Kenya poll: Your expectations
Kenyan voters go to the polls on 4 March in the first general election since the disputed contest of December 2007 unexpectedly exploded into violence.
BBC News has spoken to Kenyans across the country about their expectations of the upcoming poll and what challenges they think the new government and president will face.
Caroline Osik, Homa Bay
The major issue for Kenya right now is to embrace peace. The government has really reassured the people, having beefed up security in the places that were most affected in 2007. We are all hoping for peace.
I was not affected by the violence in 2007 as I live in an area where there are no strong tribal divides. However, we did not expect the post-election violence then.
For people here it is just business as normal. The police and security forces are out in town in preparation for Monday's election. We are just hoping nothing will come up.
Most people have decided who they will vote for; I think the two presidential debates were successful in helping Kenyans understand what each candidate wants for Kenya.
Moving to a county system is new for us and will be a bit of a challenge at first. We will have governors and senators taking office for the first time; now we need to prepare for a new system of governance.
The 2007 experience affected all of the country, there was disruption of access to amenities countrywide.
The key issues in the current election are land and corruption. While there have been stringent measures introduced to curb corruption, it is till rampant in parastatals and a few public institutions like the police.
We also passed a very revolutionary constitution and Kenyans are keen to see it implemented.
Currently with the constitution in place and the revolutionized "independent electoral and boundaries commission", there is no likelihood of violence on the scale of 2007.
The main challenges for the new government is dealing with the optimism from the public. The implementation of double digit economic growth - necessary for achieving Vision 2030 (Kenya's development programme 2008-2030) - will perhaps be one of the biggest challenges.
Most people in Kenya want the elections to be peaceful.
The violence of 2007 was nothing new; it also happened in the 1990s. It's a five-year cycle. In 1993, I lost one of my cousins. Maybe there was so much focus on the 2007 election because it was on a larger scale.
I don't think there will be any vote rigging this time, not with international observers watching. I've been very impressed with the organization of these elections - it's very high-tech and very different from previous elections.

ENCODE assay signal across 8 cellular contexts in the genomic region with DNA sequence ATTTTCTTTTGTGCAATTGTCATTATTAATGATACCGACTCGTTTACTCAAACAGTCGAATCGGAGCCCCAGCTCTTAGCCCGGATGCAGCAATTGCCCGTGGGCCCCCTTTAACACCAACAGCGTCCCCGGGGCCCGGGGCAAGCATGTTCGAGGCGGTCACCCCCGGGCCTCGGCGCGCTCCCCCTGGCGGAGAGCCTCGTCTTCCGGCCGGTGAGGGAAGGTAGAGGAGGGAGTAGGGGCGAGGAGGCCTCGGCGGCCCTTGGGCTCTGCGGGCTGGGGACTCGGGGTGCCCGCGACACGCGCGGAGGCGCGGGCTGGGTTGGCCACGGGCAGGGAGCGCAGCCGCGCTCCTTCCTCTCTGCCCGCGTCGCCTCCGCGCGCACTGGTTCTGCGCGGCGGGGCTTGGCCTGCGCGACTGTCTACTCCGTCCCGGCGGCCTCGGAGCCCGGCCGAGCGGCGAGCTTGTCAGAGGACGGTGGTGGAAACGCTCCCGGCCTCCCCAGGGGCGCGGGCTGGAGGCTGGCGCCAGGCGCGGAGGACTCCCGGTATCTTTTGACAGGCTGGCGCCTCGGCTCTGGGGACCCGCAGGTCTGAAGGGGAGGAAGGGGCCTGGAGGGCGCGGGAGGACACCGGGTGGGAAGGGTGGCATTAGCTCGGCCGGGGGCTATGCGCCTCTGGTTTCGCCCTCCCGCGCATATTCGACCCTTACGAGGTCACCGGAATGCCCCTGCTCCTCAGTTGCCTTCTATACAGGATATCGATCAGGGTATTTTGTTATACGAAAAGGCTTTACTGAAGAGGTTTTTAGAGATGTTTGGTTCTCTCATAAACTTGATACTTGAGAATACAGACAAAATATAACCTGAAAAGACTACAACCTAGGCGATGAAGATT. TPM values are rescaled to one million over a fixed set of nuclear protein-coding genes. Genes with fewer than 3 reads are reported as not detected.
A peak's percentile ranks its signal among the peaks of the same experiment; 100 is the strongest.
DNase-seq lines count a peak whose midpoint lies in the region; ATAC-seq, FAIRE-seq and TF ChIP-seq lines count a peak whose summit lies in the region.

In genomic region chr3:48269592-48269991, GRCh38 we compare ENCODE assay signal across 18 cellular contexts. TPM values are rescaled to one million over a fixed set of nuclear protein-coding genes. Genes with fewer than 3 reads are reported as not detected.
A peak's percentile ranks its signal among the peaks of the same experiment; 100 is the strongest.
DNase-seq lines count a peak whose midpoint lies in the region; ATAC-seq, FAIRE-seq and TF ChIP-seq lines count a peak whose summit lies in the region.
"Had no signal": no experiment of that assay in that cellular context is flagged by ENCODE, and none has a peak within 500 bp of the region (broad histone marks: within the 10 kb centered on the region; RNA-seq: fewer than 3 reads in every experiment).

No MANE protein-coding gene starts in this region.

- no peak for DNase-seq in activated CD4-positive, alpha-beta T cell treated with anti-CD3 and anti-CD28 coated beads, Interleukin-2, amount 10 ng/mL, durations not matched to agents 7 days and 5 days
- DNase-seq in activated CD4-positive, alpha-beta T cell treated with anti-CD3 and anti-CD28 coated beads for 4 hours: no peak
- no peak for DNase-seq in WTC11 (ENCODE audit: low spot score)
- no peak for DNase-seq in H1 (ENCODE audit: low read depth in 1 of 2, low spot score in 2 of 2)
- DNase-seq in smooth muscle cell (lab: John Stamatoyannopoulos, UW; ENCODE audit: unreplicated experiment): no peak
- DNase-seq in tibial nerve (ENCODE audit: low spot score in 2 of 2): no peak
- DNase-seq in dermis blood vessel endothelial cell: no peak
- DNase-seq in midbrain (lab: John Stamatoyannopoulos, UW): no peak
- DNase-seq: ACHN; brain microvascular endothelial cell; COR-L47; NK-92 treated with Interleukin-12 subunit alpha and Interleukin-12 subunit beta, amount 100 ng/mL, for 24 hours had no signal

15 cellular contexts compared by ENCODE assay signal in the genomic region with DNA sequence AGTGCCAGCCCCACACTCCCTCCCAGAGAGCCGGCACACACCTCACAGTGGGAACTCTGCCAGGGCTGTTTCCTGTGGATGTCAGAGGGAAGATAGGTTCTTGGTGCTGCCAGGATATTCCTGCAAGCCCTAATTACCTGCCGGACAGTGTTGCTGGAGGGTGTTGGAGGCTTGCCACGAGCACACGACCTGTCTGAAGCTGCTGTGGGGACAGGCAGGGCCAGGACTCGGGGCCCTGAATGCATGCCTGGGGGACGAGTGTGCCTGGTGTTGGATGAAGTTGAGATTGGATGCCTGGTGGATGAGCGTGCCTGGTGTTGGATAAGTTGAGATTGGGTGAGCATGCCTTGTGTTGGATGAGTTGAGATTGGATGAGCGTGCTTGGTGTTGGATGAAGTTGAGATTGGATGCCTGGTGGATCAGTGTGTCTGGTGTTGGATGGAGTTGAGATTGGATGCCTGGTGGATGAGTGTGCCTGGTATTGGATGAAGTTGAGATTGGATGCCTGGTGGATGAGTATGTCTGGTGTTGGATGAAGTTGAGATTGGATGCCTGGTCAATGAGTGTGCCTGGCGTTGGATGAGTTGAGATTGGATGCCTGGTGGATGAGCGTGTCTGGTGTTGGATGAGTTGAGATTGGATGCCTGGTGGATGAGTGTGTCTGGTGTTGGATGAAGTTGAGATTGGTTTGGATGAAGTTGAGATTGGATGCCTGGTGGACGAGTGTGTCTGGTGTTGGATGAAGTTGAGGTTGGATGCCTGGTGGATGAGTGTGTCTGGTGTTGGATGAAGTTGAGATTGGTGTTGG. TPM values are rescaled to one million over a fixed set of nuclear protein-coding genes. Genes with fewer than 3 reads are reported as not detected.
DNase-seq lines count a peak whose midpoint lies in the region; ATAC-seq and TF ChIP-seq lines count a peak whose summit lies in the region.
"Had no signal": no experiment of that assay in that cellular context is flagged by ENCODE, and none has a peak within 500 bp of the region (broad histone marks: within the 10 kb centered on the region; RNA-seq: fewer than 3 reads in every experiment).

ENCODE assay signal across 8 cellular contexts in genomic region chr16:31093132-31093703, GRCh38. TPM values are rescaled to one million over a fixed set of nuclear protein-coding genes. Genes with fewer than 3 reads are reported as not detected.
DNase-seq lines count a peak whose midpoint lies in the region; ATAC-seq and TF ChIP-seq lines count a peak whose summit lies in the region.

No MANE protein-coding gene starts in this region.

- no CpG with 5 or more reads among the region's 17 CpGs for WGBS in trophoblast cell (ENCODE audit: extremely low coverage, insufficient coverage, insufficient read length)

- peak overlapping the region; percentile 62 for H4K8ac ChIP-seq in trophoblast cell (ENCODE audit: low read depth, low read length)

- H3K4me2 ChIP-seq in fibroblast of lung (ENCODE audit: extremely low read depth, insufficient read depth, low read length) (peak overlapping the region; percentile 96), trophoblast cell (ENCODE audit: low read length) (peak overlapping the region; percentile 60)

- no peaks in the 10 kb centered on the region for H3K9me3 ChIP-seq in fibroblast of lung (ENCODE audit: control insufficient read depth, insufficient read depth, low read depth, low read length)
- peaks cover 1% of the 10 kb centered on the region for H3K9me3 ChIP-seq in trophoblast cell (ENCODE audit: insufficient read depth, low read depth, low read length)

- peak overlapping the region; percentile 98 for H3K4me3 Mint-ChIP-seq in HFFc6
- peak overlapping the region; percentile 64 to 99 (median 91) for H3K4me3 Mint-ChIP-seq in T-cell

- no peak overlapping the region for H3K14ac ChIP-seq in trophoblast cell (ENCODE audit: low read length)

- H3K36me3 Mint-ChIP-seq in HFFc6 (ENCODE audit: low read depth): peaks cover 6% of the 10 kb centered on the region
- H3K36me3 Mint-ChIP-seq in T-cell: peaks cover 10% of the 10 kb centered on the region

In Mombasa there is a mix of people who come from up country and locals who were born in the city. These locals feel quite marginalized and don't tend to register for the elections.
I don't think any of the presidential candidates should be running; we should leave this to the new generation of Kenyans.
Corrie Kisilu, Nairobi
I plan to vote in the forthcoming general elections. I believe that the elections will determine a lot because the 2007 elections were marred with violence.
No Kenyan wants to go through what we went through and so we expect that the presidential candidates will seek peace and even if we go for a run-off, they will not use that as a platform to divide people.
The ICC issue facing Uhuru Kenyatta and his running mate William Ruto is a great conflict especially to those who understand what it means to have such a president.
But the problem is not many people have been educated on the dangers of having a president who has to answer charges in the ICC. If my presidential candidate doesn't win, I will have to accept the defeat and move on because change starts with me.
I will be going to vote to exercise my right to elect the leaders I feel will be able to lead Kenya to prosperity, the leaders who will defend the fidelity of our new constitution (not just by blowing hot air but in action), the leaders who will captain my wish to see our Vision 2030 realized in my lifetime.
There's been a rude awakening in Kenya”
My impression of this year's election is that this is a highly competitive election that Kenyans will peacefully participate in. I am confident there will be no repeat of the violence of 2007 due to milestones put in place to prevent this, notably the reform of the judiciary and the police force, which have now become more accountable and independent.
The problem in 2007 was never with the people; it was with the previous leaders who were complicit in one way or another in inciting acts of violence. There's been a rude awakening in Kenya after what happened - no-one is ready to go out and start killing each other.
I am optimistic that we will all end up as winners, however there can only be one president and I hope whoever emerges winner will move quickly to rally the nation together.
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